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There are many types of prescription medicines used to help people manage their health. Your doctor and your pharmacist are your best sources to learn about your prescription medicines.
Guidelines for taking every kind of prescription medicine could fill a whole shelf of books. This topic gives you basic information about antibiotics, minor tranquilizers, and sleeping pills.
Health Tools help you make wise health decisions or take action to improve your health.
|Decision Points focus on key medical care decisions that are important to many health problems.|
|Insomnia: Should I Take Sleeping Pills?|
Antibiotics are drugs that kill bacteria. But they only work against bacteria. They don't kill viruses, so they won't work against a cold, the flu, or another viral illness. Unless you have a bacterial infection, it's best to avoid the possible harmful effects of antibiotics, which may include:
If you and your doctor decide that you need an antibiotic, carefully follow the instructions for taking the medicine.
For more information, see the topic Using Antibiotics Wisely.
Some minor tranquilizers (such as Valium and Xanax) and sleeping pills (such as Ambien and Sonata) are widely prescribed. But these medicines can cause problems such as memory loss, addiction, and loss of balance. In rare cases, people who use them have done things like drive or eat while they're still asleep. These medicines also can cause a serious allergic reaction. So it’s important to use them with caution.
Minor tranquilizers can be useful if you use them for a short time. But long-term use often isn't very helpful, and it increases the risk of addiction and mental problems.
Sleeping pills may help for a few days or a few weeks. But if you use them for more than a month, they are likely to cause more sleep problems than they solve. For other options, see the topic Insomnia or Sleeping Better.
If you have been taking minor tranquilizers or sleeping pills for a while, talk with your doctor. Ask if you can stop taking the medicine or if you can gradually take less of it over time. If you have felt unsteady or dizzy, have had any memory loss, or have had signs of an allergic reaction, tell your doctor.
There are many kinds of bad reactions (adverse reactions) to medicine.
Side effects. A side effect is any effect other than the one you want. They tend to be mild, but they can still bother you. In some cases, side effects can be serious.
Medicine interactions. These happen when two or more medicines or herbal supplements mix in a person's body and cause a bad reaction. The symptoms can be severe and may be wrongly diagnosed as a new illness.
Medicine-food interactions. These happen when medicines react with food. Some drugs work best when you take them with food, but others should be taken on an empty stomach. Some medicine-food interactions can cause serious symptoms.
Overmedication. If you take too much of a medicine, it may trigger an adverse reaction. This can especially be a problem for people of small size and older adults. Sometimes the typical adult dose is too much for these people. Take your medicines exactly as prescribed. Call your doctor if you think you are having a problem with your medicine.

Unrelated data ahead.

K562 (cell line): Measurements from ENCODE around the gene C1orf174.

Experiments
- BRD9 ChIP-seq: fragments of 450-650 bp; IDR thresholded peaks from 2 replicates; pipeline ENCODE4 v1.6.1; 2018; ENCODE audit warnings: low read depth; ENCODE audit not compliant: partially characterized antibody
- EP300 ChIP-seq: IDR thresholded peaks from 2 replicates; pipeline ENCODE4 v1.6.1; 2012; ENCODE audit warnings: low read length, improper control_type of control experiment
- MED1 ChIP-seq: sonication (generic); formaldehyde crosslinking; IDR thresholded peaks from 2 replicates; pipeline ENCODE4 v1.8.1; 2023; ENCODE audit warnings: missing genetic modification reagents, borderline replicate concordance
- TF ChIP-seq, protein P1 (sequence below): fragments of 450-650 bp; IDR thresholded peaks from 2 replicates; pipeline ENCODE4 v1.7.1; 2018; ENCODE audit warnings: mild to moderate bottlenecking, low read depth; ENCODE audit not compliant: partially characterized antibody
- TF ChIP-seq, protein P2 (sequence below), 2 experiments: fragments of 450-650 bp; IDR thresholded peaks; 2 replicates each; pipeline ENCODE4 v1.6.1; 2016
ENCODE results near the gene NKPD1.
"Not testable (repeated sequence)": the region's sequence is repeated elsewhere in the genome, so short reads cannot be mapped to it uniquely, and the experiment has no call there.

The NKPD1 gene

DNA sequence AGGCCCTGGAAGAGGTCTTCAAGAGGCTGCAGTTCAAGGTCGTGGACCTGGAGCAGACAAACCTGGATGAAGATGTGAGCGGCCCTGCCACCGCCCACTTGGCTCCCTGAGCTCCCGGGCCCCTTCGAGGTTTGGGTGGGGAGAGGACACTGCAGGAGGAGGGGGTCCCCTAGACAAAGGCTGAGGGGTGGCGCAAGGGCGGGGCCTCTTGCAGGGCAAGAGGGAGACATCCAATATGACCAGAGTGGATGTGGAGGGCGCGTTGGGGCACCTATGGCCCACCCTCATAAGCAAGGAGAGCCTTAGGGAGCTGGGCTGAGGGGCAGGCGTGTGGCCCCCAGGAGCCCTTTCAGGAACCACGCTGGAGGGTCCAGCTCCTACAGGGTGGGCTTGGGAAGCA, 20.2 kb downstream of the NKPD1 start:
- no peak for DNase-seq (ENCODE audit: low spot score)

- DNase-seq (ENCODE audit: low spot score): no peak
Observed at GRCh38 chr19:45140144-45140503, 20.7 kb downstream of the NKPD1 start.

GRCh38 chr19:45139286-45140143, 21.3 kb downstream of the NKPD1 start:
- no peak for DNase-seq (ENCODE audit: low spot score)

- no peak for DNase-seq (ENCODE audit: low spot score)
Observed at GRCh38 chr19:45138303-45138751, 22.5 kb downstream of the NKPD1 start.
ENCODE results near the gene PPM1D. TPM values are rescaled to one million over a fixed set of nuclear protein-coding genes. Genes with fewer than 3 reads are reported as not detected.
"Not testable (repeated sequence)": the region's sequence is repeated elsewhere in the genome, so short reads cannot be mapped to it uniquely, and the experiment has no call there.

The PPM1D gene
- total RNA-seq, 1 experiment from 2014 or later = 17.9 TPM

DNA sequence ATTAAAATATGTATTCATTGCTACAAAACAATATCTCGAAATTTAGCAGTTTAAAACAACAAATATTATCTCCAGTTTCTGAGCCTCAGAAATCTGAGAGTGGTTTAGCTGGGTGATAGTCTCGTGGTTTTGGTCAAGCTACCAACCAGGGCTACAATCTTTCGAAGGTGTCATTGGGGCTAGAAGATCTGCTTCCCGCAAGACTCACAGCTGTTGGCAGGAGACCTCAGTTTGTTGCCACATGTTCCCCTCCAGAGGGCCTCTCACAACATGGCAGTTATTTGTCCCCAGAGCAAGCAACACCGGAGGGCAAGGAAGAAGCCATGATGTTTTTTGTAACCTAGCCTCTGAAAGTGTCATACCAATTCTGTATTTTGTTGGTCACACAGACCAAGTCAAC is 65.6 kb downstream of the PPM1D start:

Addiction. Long-term use of some medicines can lead to dependency. You may have a severe reaction if you stop taking the medicine all at once. Find out from your doctor if a medicine may be addictive. To learn more, see the topic Alcohol and Drug Problems.
Decision Points are designed to guide you through key health decisions, combining medical information with your personal information to make a wise health decision. For help in learning the pros and cons of certain medicines, see a list of Decision Points About Medicines.
No matter what type of medicine you take, make sure to follow your doctor's advice about how to take it. And find out the safest way to throw away medicines that are expired or no longer used. Use these drug disposal tips to help prevent people and animals from taking medicines that aren't intended for them:
Only a few medicines should be flushed down the sink or toilet if you can't use a take-back program. To see a list from the U.S. Food and Drug Administration, go to www.fda.gov/Drugs/ResourcesForYou/Consumers/BuyingUsingMedicineSafely/EnsuringSafeUseofMedicine/SafeDisposalofMedicines/ucm186187.htm#MEDICINES.
This website is hosted by the Institute for Safe Medication Practices, a nonprofit organization. You'll find tips about how to prevent medicine errors at home, at the hospital, and at the pharmacy. You can sign up for safety alerts about your medicines, and you can report medicine safety concerns.
|Food and Drug Administration (FDA): Consumer Health Information|
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This website has health information for people of all ages. Topics include the following: medicines, food and nutrition, medical devices, cosmetics, and animal health. Spanish materials are also available.
Other Works Consulted
- Lorig K, et al. (2006). Managing your medicines. In Living a Healthy Life with Chronic Conditions, 3rd ed., pp. 239–253. Boulder, CO: Bull.
- U.S. Food and Drug Administration (2011). Disposal of unused medicines: What you should know. Available online: http://www.fda.gov/Drugs/ResourcesForYou/Consumers/BuyingUsingMedicineSafely/EnsuringSafeUseofMedicine/SafeDisposalofMedicines/ucm186187.htm#MEDICINES.
|Primary Medical Reviewer||E. Gregory Thompson, MD - Internal Medicine|
|Specialist Medical Reviewer||Theresa O'Young, PharmD - Clinical Pharmacy|
|Last Revised||March 9, 2012|
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